|The DrWimp C Application Builder|
|Wimp Lib Action|
When a new application is created a default main window, iconbar menu and icon are
created for the application, with default actions. Three files are placed into the C source code directory. drwapp.c is copied from the !DRWDEF application and two are application specific files generated by DrWimpC App Builder - drwUtregfn.c and drwUli.c. The last two contain application and library initialization code, while drwapp.c contains the main program loop which exits when the application is quit by user action, or an error occurs that requires the application to be stopped. These files are required whether the Wimp Lib Actions user functions are used or the alternative template function definitions are used.
Of course, each application will provide its own code for the wimp events it wants to handle.
The WimpLibAction facility provides a simple way to use the matched user/wimp function interface of the DrWimpC library. The Wimp Lib Actions menu lists the types of wimp interaction category each item leading to a submenu of wimp interactions associated with the category. Each wimp interaction type has a submenu of files that contain the default user functions required for the wimp interaction. <Select>ing a wimp interaction type will cause the user files it requires to be copied into your application (if they don't already exist). Then <Select>ing one of the files will load it into the text editor. You can then add your own code to the user functions and save the file back to your application..
The DrWimpC library is organized according to the design of the BASIC DrWimp library into functions that interact with the wimp and OS as events such as mouse clicks, menu selections, wimp messages are received by the application, and call user written functions to allow an application to respond to them. The user functions have the same definition for each application and default functions must be present for each event that you want your application to handle.
If a user file exists in the application's C directory its submenu item will be ticked. All files should be ticked for a Wimp Lib Action to be correctly included in an application, otherwise the compile and link will fail with missing symbols for user functions that have not been defined.
Employing the user functions to interact with the DrWimpC library leads to a close correspondence with programs written using the BASIC DrWimp library. There is a single user function in DrWimpC for every user function defined in the BASIC DrWimp library, except for a few where defining a C version of the function is either unnecessary or has no meaning in C, or can be done in a way that doesn't warrant a C function.
There are also a number of new user functions for enhancements to the DrWimpC library such as RAM transfers, the OLE protocol, and client external edit facility.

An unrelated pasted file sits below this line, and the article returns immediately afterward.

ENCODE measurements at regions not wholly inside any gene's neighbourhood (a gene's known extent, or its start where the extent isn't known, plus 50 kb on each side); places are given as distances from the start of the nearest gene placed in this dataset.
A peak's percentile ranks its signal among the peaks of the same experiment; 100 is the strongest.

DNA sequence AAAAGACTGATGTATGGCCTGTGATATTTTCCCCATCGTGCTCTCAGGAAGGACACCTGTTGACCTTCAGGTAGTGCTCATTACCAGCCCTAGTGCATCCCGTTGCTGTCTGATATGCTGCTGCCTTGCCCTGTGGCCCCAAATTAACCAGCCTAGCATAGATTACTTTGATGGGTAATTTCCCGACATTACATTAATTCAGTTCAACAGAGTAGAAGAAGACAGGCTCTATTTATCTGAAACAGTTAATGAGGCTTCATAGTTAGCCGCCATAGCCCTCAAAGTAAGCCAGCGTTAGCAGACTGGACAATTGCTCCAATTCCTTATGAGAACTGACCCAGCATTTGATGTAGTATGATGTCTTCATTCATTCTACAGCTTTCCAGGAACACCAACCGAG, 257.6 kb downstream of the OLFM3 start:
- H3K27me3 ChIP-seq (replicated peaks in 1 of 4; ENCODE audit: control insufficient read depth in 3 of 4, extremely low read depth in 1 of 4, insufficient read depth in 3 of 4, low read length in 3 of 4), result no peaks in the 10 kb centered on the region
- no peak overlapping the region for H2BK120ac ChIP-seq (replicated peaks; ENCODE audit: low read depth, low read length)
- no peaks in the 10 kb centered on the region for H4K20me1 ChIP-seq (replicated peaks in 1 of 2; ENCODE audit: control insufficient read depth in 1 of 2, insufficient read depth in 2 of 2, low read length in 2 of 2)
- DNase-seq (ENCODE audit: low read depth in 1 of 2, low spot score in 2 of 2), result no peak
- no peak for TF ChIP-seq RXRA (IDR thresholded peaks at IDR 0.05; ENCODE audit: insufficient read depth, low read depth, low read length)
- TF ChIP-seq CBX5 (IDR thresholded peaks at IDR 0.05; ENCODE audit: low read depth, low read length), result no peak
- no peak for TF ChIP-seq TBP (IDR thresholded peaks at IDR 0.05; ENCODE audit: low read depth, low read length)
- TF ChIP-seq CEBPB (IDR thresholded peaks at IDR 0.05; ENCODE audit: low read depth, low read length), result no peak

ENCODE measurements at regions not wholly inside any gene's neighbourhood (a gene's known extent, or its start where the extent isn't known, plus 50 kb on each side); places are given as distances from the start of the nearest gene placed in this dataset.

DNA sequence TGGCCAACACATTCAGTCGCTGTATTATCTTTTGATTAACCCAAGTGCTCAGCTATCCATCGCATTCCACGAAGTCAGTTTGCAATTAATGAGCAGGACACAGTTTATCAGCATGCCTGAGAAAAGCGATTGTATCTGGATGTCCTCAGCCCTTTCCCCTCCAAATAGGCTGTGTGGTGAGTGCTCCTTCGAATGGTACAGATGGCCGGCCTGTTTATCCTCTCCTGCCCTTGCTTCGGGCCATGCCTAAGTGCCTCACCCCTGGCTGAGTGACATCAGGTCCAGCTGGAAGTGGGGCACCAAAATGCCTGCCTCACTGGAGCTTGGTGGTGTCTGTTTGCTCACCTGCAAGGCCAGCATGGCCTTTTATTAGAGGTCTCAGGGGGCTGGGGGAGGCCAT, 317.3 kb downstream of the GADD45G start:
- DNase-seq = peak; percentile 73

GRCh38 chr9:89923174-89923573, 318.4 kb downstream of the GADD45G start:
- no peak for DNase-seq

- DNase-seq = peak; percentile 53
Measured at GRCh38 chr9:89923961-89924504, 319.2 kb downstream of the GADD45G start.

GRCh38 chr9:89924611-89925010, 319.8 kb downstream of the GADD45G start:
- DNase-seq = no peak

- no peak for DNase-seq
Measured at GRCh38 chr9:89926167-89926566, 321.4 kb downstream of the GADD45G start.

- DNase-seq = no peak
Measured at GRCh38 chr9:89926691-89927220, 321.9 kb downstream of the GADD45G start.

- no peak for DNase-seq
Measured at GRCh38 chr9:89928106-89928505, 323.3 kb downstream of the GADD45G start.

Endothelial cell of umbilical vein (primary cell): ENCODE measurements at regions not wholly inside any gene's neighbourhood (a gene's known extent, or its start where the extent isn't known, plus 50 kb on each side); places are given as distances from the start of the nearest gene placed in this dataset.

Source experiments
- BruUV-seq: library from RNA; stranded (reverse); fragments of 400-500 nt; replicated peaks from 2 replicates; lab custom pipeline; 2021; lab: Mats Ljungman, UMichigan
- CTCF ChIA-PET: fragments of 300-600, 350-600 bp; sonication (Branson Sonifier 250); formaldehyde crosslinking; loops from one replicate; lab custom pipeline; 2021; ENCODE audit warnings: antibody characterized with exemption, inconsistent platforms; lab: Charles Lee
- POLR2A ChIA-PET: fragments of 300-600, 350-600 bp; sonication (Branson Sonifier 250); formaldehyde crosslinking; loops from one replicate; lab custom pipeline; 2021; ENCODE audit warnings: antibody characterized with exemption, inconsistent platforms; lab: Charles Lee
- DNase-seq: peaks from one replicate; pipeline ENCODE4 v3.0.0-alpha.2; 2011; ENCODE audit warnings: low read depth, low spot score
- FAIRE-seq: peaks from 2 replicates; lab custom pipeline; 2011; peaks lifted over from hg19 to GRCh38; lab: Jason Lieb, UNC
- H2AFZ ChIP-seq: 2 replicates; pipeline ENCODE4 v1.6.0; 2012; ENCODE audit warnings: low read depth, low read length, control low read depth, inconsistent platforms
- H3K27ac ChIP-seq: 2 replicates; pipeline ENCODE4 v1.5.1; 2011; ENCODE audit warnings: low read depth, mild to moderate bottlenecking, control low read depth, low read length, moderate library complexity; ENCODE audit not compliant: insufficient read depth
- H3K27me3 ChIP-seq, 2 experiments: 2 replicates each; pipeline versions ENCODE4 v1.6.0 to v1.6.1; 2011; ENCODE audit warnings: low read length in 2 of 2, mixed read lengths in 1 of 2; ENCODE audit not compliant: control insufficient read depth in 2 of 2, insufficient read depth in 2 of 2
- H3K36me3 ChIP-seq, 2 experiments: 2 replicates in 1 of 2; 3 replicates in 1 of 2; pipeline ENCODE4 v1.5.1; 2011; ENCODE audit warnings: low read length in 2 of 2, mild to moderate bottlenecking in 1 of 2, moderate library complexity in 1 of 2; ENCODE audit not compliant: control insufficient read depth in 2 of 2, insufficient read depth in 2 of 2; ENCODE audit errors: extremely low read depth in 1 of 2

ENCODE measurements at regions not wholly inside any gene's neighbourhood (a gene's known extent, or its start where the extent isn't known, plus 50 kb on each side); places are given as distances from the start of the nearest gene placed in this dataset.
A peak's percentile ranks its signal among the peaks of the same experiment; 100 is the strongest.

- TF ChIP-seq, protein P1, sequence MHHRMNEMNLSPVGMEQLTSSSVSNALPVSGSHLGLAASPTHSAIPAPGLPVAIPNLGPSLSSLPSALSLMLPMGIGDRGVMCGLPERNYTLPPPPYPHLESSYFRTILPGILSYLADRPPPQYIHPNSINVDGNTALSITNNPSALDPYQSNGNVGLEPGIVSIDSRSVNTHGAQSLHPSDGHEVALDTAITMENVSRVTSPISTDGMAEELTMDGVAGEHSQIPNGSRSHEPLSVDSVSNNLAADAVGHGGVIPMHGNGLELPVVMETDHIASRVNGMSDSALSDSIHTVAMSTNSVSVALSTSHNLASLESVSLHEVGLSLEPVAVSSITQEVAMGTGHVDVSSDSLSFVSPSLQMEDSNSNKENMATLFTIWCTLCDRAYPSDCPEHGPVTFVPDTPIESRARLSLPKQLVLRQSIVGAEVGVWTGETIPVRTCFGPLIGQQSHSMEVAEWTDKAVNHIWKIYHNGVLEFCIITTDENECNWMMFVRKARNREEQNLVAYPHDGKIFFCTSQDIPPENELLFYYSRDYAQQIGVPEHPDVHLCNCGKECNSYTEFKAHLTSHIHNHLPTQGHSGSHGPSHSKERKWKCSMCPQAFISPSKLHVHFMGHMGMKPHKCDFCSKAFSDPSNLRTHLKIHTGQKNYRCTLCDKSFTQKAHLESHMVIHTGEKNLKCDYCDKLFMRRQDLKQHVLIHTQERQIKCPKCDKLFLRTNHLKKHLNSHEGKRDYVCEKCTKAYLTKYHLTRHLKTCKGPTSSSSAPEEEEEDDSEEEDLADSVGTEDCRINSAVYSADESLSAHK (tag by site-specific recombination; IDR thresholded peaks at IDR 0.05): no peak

When all user files for a wimp interaction are present in an application its entry in the sub menu will be ticked. Certain user functions will be present in all applications. These are placed in file 'drwUwinit.c'. Examples are drw_uw_init, drw_u_quit, drw_u_pwnz and drw_uw_closedown.
|User Source Menu|
|Edit Sources Menu|
|Add New File|
|!drwdef Part 1|
|!drwdef Part 2|
|!drwdef Part 3|
|External Dependency Links for !DrWimpC.|
|This web site without the zip files.|
|Back to TOP|
The menu tree below shows the Wimp Lib Action menu, opened by <SELECT>ing the Project' button in the Projects window, after the Null Events action has been selected, including the source file action menu with title of the file's name. From here you can start an external edit of the drwUNull file by clicking on its ticked item in the Null Events menu, or by selecting Goto Line in the source file submenu and entering a line number. You can also go directly to a function in a file (there is only a single function in the default drwUNull file) by selecting the FN List item in the source file submenu to open a window containing a list of functions in the file. Clicking on a function will start, or continue an external edit with the cursor placed in the edit window at the start of the body of the selected function. As already noted , you need an editor that has implemented the external edit protocol available - which means !StrongEd or !Zap.
|Back to TOP|
There is another useful way to start editing the standard user files from the Project menu Source Files
item. Following its submenu leads to a list of user file types, and then to a list of either descriptive names of each standard user file or a list of standard user file names. From there you can click on the name or use the source file submenu as above. See below for an illustration using the drwUNull file. A tick by the item indicates the file is present in the application's C source file directory.
|The standard user files listed by name from the Standard Files submenu item.|
|The standard user files listed using descriptive names..|